By on September 22, 2012

Throwing investment advice of eminent experts such as the LA Times editorial board and former GM CEO Ed Whitacre in the wind, the Treasury will not sell its holdings in GM as recommended, but hold on to the stock. Why? For the same reasons that prompt smaller scale investors to hold on: The Treasury “expects the stock to rise in the future due to a roll-out of several new vehicles,” people familiar with Treasury’s thinking told Reuters.The chorus that urged the Treasury to unload GM at a $16 billion loss begun a week ago and grew louder by the day. According to a Wall Street Journal report, GM execs want higher salaries and their corporate jets back, which won’t happen as long as Uncle Sam is breathing down their necks.

Says Reuters:

“One major factor analysts cite that could boost GM shares early next year is the planned rollout of highly profitable large trucks. “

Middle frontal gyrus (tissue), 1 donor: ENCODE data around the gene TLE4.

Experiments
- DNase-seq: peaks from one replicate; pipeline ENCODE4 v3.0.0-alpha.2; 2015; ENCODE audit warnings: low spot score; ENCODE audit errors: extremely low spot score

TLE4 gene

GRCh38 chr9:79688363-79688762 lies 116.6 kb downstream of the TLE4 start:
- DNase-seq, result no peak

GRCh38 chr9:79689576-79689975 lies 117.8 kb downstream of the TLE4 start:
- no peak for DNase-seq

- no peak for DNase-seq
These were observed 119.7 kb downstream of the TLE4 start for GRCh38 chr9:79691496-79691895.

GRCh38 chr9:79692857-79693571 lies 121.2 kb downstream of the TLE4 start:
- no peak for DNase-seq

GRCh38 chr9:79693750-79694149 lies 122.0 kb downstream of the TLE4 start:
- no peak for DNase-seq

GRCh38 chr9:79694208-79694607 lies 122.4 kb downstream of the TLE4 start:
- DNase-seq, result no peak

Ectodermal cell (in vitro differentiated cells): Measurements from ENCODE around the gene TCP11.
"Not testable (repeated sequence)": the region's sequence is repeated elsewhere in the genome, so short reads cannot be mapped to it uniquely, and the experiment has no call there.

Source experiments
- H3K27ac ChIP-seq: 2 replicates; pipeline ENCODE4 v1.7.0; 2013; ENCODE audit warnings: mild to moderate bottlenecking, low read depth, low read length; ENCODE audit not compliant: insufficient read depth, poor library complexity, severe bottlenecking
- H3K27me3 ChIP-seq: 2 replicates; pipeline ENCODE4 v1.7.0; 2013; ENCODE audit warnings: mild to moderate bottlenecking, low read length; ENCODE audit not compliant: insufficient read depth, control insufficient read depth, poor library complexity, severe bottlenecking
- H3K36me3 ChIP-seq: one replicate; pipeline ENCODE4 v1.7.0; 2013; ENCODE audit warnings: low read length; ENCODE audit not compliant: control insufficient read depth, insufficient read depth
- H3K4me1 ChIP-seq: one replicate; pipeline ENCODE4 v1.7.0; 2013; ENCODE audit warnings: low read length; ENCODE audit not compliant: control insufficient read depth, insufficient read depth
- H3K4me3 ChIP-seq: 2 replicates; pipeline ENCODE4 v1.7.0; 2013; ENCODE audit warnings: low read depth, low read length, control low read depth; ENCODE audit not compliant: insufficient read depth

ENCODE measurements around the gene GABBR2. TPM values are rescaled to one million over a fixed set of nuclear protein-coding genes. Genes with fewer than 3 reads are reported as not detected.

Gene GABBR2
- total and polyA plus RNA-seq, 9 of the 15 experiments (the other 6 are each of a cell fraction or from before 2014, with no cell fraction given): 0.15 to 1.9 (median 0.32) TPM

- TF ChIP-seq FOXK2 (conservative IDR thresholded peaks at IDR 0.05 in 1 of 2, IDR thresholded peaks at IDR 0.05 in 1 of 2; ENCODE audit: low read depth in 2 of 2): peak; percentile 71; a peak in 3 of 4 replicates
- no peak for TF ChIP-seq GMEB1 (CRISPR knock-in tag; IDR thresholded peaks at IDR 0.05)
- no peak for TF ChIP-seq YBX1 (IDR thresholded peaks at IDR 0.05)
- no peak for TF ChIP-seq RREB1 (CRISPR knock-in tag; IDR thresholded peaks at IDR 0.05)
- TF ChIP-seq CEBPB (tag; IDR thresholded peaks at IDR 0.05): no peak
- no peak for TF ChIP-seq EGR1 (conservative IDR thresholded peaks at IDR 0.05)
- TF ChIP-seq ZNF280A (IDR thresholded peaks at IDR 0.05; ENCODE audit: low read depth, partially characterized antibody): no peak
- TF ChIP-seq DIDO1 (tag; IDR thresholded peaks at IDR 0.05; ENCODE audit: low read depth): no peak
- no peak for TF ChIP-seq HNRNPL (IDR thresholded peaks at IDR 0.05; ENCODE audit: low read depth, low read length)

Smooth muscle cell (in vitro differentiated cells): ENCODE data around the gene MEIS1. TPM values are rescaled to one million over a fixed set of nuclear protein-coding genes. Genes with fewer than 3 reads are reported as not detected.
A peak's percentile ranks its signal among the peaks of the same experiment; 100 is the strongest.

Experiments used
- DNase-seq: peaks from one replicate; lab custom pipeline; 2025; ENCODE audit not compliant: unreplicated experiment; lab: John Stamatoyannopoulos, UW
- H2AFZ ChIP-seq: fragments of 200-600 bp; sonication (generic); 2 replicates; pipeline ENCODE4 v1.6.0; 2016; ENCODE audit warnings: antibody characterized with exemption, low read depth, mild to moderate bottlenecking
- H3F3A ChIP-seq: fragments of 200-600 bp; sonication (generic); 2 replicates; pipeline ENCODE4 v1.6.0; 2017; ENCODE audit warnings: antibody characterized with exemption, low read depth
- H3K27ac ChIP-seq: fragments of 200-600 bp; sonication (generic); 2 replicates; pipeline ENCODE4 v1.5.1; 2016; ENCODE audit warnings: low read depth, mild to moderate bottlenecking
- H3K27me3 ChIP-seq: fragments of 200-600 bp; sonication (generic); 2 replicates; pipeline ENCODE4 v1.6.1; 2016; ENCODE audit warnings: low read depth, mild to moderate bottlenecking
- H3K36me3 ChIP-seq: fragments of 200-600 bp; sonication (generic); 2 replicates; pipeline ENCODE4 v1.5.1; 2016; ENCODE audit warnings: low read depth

The new trucks generate a profit of $12,000 to $14,000 per vehicle according to analysts. While the Volt won’t save the planet just yet, gas-gobbling BOF Silverados might save the Treasury from a major loss.

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26 Comments on “Treasury Won’t Sell GM Stock, Hopes For Pick-Up...”

  • avatar
    Polar Bear

    I suspect most of those who recommend the US government to sell now, like the Wall Street Journal, are republicans who are using this as a dig at Obama. They must know there is no way he is going to take a loss right before the election. But by recommending he does so based on what they would like us to believe is their non-political unbiased expertise, they keep the issue of GM in the news.